Energy Voice: “I suspect I’m making an error in even asking the question…”
“No, no, there’s never a feel question, never a daft question”, Jim Milne of Balmoral Group reassures, in broad Doric.
EV: “…You set it up in 1980, is retirement something you’d ever consider?”
“OH NEVER! Never! Now he’s asking a stupid question!” the 79-year old declares, still as enthusiastic about the business as ever.
Balmoral Group is hoping to toast its 40th anniversary in some style this year, having largely managed to buck the Covid-19 trend that has crippled the global energy sector.
The Aberdeen-headquartered Group is anticipating 26% turnover growth year-on-year, largely thanks to big orders in South America, however stressed that margins remain “tight” across the board.
Its offshore division, Balmoral Comtec, has been “up to their eyeballs” with orders for buoyancy solutions for flexible flowlines, mainly for FPSOs in hot markets like Guyana and Brazil, as well as the Gulf of Mexico.
Milne said: “Balmoral Comtec has been through our busiest time for ages.
“We took all the precautions obviously but the shop kept producing, all the staff were working from home. (Comtec) haven’t furloughed anybody so they’re all getting full wages. It is working very, very well.
“The fastest and most inexpensive way to get oil out of deepwater is by flexible flowline into an FPSO.
“They’re going deeper and deeper and deeper to find new fields and they all need buoyancy. We take about 90% of the work that’s going on in the world.”
Balmoral is “very fortunate” to be getting such a high percentage, Milne said “and the reason for that is nae because we’re the cheapest necessarily, it’s because they know what they’re getting”.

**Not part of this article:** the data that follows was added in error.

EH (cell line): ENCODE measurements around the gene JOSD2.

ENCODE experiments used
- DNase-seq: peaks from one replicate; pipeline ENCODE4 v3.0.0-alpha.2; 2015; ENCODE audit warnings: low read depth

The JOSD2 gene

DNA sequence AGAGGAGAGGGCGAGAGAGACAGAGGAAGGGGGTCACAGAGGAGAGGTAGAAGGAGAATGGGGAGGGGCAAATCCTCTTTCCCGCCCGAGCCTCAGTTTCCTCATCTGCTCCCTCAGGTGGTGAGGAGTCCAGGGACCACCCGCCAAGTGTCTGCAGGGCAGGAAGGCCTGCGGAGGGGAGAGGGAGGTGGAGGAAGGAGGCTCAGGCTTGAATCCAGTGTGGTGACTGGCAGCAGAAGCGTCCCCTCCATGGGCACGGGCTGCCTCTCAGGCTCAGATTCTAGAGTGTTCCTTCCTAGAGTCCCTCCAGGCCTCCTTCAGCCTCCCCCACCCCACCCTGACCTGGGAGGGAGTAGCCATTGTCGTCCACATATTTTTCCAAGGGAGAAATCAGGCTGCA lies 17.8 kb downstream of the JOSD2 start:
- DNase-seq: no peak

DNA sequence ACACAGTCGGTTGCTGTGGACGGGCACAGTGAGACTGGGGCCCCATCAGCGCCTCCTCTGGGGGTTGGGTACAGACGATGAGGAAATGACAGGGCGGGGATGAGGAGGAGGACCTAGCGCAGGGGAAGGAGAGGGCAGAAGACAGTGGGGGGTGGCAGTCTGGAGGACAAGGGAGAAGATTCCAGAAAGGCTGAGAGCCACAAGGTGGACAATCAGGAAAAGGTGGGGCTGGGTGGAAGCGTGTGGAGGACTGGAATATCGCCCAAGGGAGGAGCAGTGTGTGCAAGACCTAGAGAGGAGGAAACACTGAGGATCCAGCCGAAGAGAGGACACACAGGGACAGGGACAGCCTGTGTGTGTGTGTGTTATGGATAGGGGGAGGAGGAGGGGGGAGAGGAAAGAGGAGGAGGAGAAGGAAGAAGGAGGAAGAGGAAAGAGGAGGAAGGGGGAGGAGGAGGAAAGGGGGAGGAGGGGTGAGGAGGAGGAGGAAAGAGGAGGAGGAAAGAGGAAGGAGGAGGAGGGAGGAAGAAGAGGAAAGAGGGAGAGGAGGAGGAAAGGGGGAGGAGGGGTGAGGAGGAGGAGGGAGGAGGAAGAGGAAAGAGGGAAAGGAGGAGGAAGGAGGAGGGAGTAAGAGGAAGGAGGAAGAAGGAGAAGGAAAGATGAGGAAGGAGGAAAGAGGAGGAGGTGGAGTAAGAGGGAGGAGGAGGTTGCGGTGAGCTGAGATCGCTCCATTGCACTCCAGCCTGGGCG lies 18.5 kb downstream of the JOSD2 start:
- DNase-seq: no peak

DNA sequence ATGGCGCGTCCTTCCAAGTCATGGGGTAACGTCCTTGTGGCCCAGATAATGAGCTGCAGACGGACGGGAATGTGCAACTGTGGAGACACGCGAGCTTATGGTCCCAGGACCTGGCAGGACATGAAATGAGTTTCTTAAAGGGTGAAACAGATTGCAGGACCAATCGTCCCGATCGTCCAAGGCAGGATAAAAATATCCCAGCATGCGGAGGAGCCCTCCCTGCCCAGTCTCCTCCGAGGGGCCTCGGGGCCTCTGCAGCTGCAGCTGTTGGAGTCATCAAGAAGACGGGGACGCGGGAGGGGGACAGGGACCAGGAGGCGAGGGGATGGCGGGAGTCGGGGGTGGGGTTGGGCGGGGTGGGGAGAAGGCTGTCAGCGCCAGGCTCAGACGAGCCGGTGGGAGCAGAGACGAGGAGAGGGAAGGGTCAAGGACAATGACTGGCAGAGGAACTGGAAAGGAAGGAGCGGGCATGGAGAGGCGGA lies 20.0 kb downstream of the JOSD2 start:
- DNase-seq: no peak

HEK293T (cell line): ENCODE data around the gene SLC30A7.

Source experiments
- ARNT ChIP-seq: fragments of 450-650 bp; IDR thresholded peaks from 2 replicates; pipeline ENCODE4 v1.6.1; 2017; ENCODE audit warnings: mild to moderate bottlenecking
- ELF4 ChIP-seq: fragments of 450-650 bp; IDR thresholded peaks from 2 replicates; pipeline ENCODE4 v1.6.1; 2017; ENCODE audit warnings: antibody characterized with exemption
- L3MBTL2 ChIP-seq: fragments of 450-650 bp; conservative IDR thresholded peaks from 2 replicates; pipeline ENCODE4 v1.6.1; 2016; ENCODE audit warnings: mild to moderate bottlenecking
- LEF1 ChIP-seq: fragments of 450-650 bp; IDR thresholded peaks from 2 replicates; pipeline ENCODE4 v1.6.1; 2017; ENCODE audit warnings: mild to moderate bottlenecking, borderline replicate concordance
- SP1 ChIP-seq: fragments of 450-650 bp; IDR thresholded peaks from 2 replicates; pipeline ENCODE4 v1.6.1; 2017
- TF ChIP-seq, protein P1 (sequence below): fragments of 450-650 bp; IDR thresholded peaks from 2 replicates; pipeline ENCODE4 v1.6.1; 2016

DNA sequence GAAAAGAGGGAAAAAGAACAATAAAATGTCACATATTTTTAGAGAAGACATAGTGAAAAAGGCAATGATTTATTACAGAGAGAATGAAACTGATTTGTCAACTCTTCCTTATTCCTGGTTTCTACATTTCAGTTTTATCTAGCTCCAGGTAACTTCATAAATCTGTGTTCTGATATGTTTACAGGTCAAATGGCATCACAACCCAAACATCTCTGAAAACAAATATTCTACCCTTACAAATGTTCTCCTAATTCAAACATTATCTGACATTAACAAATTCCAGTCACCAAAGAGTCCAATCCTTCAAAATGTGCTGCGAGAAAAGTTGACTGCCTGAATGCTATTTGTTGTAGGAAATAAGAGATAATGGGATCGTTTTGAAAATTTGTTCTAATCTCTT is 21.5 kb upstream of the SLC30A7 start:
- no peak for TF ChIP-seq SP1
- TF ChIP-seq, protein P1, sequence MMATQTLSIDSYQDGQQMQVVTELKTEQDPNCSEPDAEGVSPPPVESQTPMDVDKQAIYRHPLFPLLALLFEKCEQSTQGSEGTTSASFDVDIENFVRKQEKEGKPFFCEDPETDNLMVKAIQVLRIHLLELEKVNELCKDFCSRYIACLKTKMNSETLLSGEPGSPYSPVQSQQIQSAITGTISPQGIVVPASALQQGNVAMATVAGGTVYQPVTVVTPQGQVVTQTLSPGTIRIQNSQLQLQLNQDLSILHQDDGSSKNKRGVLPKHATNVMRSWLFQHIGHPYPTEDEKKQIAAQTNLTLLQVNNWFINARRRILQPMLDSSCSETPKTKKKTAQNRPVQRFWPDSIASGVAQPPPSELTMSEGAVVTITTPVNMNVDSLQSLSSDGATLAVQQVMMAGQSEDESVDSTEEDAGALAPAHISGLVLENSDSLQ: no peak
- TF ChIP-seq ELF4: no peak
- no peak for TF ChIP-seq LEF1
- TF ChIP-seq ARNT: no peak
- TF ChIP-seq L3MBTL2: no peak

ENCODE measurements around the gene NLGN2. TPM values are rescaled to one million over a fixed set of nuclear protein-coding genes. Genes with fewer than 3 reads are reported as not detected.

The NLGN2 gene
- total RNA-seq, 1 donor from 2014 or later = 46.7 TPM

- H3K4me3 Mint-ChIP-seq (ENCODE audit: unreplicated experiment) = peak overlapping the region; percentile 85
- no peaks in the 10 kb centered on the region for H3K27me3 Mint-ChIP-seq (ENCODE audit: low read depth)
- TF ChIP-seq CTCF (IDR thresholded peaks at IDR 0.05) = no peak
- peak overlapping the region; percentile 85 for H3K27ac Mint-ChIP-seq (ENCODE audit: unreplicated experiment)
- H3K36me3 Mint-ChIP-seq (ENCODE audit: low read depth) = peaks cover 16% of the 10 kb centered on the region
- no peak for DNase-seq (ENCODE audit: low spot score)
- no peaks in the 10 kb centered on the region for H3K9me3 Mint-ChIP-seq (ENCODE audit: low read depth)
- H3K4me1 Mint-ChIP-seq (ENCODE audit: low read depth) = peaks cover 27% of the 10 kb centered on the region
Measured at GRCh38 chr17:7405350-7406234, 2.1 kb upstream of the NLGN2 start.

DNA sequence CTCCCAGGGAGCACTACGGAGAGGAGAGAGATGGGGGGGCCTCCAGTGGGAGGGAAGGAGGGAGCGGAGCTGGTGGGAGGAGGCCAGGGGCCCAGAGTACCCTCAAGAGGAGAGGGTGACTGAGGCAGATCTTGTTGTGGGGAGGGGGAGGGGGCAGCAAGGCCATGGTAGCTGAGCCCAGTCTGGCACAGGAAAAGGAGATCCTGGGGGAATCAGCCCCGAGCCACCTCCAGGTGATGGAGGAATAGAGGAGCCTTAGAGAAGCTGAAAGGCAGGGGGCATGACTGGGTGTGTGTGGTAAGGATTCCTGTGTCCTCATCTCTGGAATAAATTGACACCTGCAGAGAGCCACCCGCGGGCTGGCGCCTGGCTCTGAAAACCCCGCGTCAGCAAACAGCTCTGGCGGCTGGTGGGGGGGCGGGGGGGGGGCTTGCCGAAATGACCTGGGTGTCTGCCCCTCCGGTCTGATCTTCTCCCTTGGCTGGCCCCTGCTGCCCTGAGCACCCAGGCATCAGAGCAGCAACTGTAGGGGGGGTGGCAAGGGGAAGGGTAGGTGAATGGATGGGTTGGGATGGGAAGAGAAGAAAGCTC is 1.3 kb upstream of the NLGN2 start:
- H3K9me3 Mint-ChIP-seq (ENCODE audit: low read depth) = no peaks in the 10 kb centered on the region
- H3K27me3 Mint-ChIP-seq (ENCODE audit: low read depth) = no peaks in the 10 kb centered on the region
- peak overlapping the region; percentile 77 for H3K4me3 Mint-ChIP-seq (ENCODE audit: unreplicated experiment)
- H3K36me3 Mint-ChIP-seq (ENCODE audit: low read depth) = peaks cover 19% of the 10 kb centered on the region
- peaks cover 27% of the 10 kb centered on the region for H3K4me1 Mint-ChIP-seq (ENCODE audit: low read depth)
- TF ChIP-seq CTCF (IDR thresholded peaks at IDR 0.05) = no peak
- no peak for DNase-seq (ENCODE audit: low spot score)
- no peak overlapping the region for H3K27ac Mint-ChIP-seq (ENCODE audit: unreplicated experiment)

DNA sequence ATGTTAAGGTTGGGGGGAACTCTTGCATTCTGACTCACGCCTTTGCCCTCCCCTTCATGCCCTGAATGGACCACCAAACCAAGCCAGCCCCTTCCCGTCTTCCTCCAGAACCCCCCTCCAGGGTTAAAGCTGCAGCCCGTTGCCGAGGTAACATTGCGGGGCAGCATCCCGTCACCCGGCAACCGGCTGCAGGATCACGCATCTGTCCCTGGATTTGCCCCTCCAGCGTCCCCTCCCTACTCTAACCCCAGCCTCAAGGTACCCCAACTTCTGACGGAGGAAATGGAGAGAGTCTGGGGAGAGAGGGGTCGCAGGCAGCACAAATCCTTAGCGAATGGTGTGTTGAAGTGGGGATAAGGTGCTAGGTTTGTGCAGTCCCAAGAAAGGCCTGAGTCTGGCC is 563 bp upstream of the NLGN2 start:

“It’s a reputation thing”, the chairman and managing director added.
With a healthy bank balance, Balmoral took a similar approach for its own contractors for some of its £50m investments since 2017, between its new subsea test centre, a new Balmoral Tanks factory in Yorkshire and its expansion, and investment in ACE Winches.
Milne boasts that companies from his own backyard worked on the Yorkshire site, like James Jamieson of Ellon, Cowies of Meldrum and Hutchison Electrical.
“I’m terribly loyal to my locals, it costs you more but you know what you’re getting.”
He hopes Balmoral’s own customers are looking at them and thinking the same thing.
Milne shared a story of how a certain international energy giant (whose name might have been revealed through a slip of the tongue) had hired one of Balmoral’s competitors for a £1.2m job which ended up costing £11.2m.
“Serves ya right for going for a cheapo!” he declared, hitting home the point on good work and reputation over price.
However, with “one of the worst downturns” that Milne has seen over his 50+ year career, Balmoral is aware that even it will not be immune to constraints as some of its main cut costs.
He said: “It’s exciting times for Balmoral, now how we feel about the future is a big question. I think we could be quieter in the latter part of the year. But just now we’re just on a roll, like.
“It has affected the oil companies’ profits and of course they’re now tightening their belts and it goes down the line.
There’s no question mark about it. They’re pulling back on expenditure and you don’t blame them because their profits aren’t where they used to be and they’ve to be prudent too.”
While Balmoral Comtec has been steady, the Balmoral Tanks business has been hit by Covid-19 as “they can’t get tanks erected, they can’t be in front of the customer”, Milne said.
It has seen factories shut as the construction sector was all but closed down during lockdown, and a number of workers have been put on furlough.